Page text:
Bloomberg introduces sustainability news section

Bloomberg is a US multinational specializing in news and information for business. Imagine then GallonDaily’s surprise when, last month, Bloomberg introduced a sustainability section into its daily news offerings.

In late 2009 Bloomberg acquired New Energy Finance, a similar though much smaller news service focusing on renewable and alternative energy. Building on the new energy theme, Bloomberg’s sustainability section seems to be focussing on US and global environment and energy issues and commentary.

Bloomberg claims to have 2300 news professionals at work globally, 4.7 million readers for its Business Week magazine, and more than 15,000 employees around the world. If you notice a name resemblance to the third-term Mayor of New York City you would understand a connection, now severed, between the Company’s founder and the current NYC Mayor. It is reliably reported that, in July of this year, Michael Bloomberg announced a donation of $50 million to the US Sierra Club’s “Beyond Coal” campaign

For a fresh face with a US perspective in the sustainability news world, GallonDaily is pleased to welcome Bloomberg: go to and click on SUSTAINABILITY at the top of the page.

Clean air creates jobs, states Ceres study

Ceres, formerly known as the Coalition for Environmentally Responsible Economies and author of the highly respected Ceres Principles, a code of corporate environmental conduct, has, in partnership with the Institute of Clean Air Companies, published a report which seeks to identify the employment implications of clean air regulation of the electricity sector.

The report, which includes a number of case studies, builds on a February 2011 report from the Political Economic Research Institute (PERI) based at the University of Massachusetts at Amherst which estimated that investments driven by EPA’s two new air quality rules would create nearly 1.5 million jobs, or nearly 300,000 jobs per year on average over the next five years.

This new study projects that the total amount of investment needed to comply with the new rules is around $94 billion. This investment would flow directly to US companies, creating both construction and manufacturing jobs. The report also claims that “Unprecedented amounts of capital sit on the sidelines in the American economy” and that America’s electric power generators have cash on their balance sheets at historic levels, ready to be invested.

While the report is perhaps not as quantitative as necessary to convince opponents of clean air regulations, it does document the year‐end cash reserves for the top 20 U.S. electric generators for the period 1995‐2010 and many of the companies ready and waiting to build new clean power plants and pollution control systems.

GallonDaily commends Ceres for producing the kind of report that helps disarm those critics that claim that the economies of developed countries cannot afford clean air rules.

The Ceres report is available at

Canada – US Environmental Joint Action Plan

Today, Canada and the US entered into a Joint Action Plan under the  United States-Canada Regulatory Cooperation Council that was announced in February.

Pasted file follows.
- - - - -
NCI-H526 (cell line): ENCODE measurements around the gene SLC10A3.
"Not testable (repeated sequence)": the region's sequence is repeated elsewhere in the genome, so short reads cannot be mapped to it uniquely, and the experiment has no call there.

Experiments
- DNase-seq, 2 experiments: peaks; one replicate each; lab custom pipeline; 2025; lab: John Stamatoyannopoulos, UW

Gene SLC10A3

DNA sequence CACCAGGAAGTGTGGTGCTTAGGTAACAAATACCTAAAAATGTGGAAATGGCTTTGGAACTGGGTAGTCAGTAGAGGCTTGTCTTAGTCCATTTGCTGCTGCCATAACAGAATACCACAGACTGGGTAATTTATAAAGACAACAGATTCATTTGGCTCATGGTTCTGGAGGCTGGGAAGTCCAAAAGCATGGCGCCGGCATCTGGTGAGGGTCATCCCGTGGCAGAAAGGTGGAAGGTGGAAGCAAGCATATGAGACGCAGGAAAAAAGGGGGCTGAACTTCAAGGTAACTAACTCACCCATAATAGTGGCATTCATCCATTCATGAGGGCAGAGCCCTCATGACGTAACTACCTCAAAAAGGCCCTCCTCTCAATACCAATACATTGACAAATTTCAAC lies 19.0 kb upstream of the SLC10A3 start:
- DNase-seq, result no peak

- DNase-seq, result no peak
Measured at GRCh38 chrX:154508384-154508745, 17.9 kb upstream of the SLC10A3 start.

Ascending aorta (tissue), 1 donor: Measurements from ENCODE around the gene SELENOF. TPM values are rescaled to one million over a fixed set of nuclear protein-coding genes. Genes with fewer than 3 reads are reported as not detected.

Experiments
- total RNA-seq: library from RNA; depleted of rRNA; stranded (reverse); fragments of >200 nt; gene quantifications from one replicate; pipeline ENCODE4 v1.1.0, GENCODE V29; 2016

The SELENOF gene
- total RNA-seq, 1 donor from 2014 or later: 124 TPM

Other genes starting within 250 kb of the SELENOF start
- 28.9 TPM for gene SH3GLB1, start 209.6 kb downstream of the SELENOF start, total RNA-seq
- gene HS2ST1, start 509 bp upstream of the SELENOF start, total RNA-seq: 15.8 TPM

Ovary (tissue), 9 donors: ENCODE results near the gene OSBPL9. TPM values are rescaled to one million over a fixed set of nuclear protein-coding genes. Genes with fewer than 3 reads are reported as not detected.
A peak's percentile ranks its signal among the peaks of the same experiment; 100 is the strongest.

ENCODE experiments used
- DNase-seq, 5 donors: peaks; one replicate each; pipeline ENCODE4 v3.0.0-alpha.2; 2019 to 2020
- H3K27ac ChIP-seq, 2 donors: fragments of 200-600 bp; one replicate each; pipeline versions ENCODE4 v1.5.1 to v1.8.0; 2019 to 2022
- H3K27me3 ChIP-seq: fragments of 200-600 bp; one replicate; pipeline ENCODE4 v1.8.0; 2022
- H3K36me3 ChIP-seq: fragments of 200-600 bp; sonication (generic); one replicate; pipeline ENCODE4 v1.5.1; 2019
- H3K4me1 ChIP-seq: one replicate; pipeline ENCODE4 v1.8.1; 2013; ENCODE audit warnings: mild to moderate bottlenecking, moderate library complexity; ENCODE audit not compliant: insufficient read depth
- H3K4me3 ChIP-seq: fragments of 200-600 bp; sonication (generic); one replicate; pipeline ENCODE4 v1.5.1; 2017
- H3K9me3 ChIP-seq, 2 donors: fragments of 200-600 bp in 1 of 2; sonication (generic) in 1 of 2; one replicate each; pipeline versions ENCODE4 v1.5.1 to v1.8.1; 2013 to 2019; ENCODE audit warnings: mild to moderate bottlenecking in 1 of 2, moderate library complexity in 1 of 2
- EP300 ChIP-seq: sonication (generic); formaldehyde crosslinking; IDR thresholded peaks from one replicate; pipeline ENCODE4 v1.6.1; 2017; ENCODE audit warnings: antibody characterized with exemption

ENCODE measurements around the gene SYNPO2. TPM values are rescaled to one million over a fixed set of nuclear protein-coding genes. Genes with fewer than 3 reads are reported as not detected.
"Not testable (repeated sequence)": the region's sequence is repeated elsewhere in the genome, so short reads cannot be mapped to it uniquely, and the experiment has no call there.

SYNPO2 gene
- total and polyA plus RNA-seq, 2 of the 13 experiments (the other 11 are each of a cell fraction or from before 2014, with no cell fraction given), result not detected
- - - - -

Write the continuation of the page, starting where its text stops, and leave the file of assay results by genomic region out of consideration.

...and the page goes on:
Action Plan initiatives in the environmental area include the following:

  • Refine and enhance the existing Air Quality Committee (under the United States–Canada Air Quality Agreement) work plan with regard to information sharing, technical work-sharing, scientific
  • Collaboration and testing related to completed emission regulations for light-duty vehicles, which have been bilaterally coordinated.
  • Work together to reduce greenhouse gas emissions from locomotives, building on the already extensive collaboration and coordination between both governments on locomotive air pollutant regulations.
  • Environment Canada, U S Department of State, and the Environmental Protection Agency to consider an expansion of the United States–Canada Air Quality Agreement to address particulate matter, the air pollutant most commonly associated with premature mortality, based on comparable regulatory regimes in the two countries.
  • Work to better align American and Canadian standards on the containment of dangerous goods.
  • Develop and adopt common monographs (e g , including properties, claims indications, and condition of use) for routine over-the-counter drugs.
  • Enhance collaboration on enforcement and compliance by increasing mutual reliance on each other’s routine surveillance good manufacturing practices (GMP) inspection reports of manufacturing facilities for drugs and personal products, rather than having to conduct unnecessarily duplicative inspections in the other country.
  • Align and synchronize implementation of common classification and labelling requirements for workplace hazardous chemicals within the mandate of the U.S. Occupational Safety and Health Administration (OSHA) and Health Canada.
  • Share information, and develop joint approaches, on regulatory aspects of nanomaterials—including terminology and nomenclature, as well as risk assessment and management.

Other initiatives which may be of direct interest to our environment and business readers include:

  • Develop common approaches to food safety, in light of food safety modernization efforts in both countries, to jointly enhance the safety of the United States–Canada food supply and minimize the need for routine food safety surveillance inspection activities in each other’s country (applies to products within the mandates of both the U S Food and Drug Administration and the Canadian Food Inspection Agency).
  • Enhance equivalence agreements for meat safety systems to streamline, simplify, and, where possible, reduce import and administrative procedures, while maintaining public health outcomes.
  • Establish mutual reliance on jointly acceptable food safety laboratory recognition criteria, test results, and methodologies to ensure food safety laboratory testing conducted in one country is acceptable to regulators in both countries and facilitate cross-utilization of laboratory results by industry and regulators (applies to products within the mandates of both the U S Food and Drug Administration and Canadian Food Inspection Agency).
  • Streamline the certification requirements for meat and poultry including, where possible, the reduction or elimination of redundant certification, data elements, and administrative procedures for shipments flowing between the United States and Canada.